Thursday, January 3, 2013

2013: Living and breathing

Shortly after the divorce, I lost my health insurance.

After over a decade of being fully insured through the state, I was suddenly faced with having to decide whether I wanted to go forward with picking up the newspaper's usually demonized insurance or going without. I was still limping through the first year of paying a mortgage on my own and a car payment I hadn't expected. I wasn't sure if I was going to be able to continue feeding myself. Taking on insurance seemed like a burden I just couldn't handle --not yet.

Instead, I opted for a health club membership, figuring preventative care was probably better in the long run. A little swimming, some running and lots of free weights matched with (mostly) healthy eating seemed like a more economical approach to a safety net --plus it seemed like a more positive step.

But I still wanted the insurance.

The last time I was without insurance for an extended period of time, all kinds of bad shit happened. I had a really bad cold that turned into walking pneumonia, but the worst of it was a bout of strep throat, which cost me a couple of hundred bucks and went away right after I took my second prescribed antibiotic pill.

A few years ago, I was really amazed at how easy it was to fix things when you had insurance. I had a issue with my blood pressure, brought on by a bad diet, too much weight, a smoking habit I was sure I could kick whenever I wanted, and a lot of stress. I was doing a piece on a plasma center for Graffiti and the nurse told me my blood pressure was way off. I was sick. The doctor I went to confirmed it, put me on some blood pressure medicine and advised me to quit smoking, lose weight and learn to relax.

A few months later, I'd more or less done two of the three and my pressure was normal. I didn't need the medicine, but the whole experience taught me to pay attention a lot better. I check my blood pressure periodically and can tell when it's creeping up. It goes up with my weight and I start having more headaches.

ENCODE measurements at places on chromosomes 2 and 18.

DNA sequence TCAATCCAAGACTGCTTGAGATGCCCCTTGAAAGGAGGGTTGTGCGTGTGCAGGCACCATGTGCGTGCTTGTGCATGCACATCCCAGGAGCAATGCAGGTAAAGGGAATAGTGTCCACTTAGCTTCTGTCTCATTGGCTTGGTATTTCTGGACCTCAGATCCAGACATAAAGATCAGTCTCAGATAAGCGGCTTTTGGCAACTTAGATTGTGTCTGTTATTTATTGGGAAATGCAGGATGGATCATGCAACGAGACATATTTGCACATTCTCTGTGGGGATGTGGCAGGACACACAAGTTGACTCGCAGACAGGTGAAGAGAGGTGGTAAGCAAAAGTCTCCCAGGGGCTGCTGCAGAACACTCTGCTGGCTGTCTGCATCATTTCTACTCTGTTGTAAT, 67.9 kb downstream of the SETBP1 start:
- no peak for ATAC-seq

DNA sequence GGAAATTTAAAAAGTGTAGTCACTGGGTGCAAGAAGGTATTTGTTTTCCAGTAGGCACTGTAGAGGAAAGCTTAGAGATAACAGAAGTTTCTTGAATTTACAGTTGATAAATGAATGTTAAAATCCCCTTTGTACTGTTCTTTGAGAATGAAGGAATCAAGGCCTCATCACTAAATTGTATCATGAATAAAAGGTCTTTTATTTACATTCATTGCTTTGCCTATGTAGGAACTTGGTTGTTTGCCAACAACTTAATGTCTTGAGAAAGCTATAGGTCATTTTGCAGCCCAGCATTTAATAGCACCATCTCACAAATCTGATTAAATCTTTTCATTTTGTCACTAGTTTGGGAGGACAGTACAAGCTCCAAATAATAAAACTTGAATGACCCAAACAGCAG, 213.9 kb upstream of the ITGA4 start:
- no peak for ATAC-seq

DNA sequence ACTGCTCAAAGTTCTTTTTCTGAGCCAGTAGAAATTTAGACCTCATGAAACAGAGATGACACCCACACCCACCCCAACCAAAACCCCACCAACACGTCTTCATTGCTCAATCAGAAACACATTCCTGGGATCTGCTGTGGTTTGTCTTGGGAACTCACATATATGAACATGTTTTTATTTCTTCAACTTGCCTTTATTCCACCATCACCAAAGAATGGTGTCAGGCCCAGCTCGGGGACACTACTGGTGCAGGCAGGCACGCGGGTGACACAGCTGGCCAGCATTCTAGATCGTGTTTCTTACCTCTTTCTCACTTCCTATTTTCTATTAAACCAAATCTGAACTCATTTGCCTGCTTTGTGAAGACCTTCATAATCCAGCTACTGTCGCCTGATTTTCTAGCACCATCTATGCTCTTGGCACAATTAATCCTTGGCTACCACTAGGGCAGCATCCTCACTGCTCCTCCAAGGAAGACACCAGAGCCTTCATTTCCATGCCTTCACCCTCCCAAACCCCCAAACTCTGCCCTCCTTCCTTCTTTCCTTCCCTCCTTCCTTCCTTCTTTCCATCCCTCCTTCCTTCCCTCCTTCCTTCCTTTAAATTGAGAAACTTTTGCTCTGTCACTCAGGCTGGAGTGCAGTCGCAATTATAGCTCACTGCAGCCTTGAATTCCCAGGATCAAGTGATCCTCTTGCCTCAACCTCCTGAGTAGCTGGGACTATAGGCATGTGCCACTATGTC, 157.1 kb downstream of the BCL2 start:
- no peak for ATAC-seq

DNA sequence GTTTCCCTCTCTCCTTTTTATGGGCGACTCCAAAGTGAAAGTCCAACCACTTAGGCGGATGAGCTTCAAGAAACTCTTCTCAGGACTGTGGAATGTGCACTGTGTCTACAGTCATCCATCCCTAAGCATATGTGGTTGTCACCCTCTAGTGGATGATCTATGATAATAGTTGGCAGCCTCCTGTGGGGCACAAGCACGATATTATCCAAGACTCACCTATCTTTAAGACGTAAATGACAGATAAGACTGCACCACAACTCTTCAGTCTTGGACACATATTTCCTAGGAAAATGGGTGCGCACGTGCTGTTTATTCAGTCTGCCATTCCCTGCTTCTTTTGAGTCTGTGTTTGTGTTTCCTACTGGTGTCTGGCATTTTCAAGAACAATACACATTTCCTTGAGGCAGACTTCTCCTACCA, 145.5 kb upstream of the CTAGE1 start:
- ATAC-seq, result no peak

The thing is, without the assurance of insurance, I probably wouldn't have gone to the doctor. I'd have self-diagnosed, treated myself as I saw fit and hoped for the best. That might have worked out fine, but maybe it wouldn't have. Either way, I certainly wouldn't have had access to blood pressure reducing medicine, which I'm sure made it easier to take care of the rest.

That old issue with my blood pressure became more meaningful after a friend's father had a stroke a few months ago, right after my mother had hers. Mom, who is struggling to regain her mobility, recovered her mind. I don't know if she'll ever be able to walk again, but regardless, things have turned out much better for her than they did for him.

After lingering for a couple of weeks, my friend's father died. He was only a year older than me and like me, had a certain built in reluctance to going to the doctor when he wasn't feeling well.   

Anyway, it's looking like I'll have one less reason to not get a checkup. Apparently, I might just be able to swing health insurance after all.

It's like the best news.

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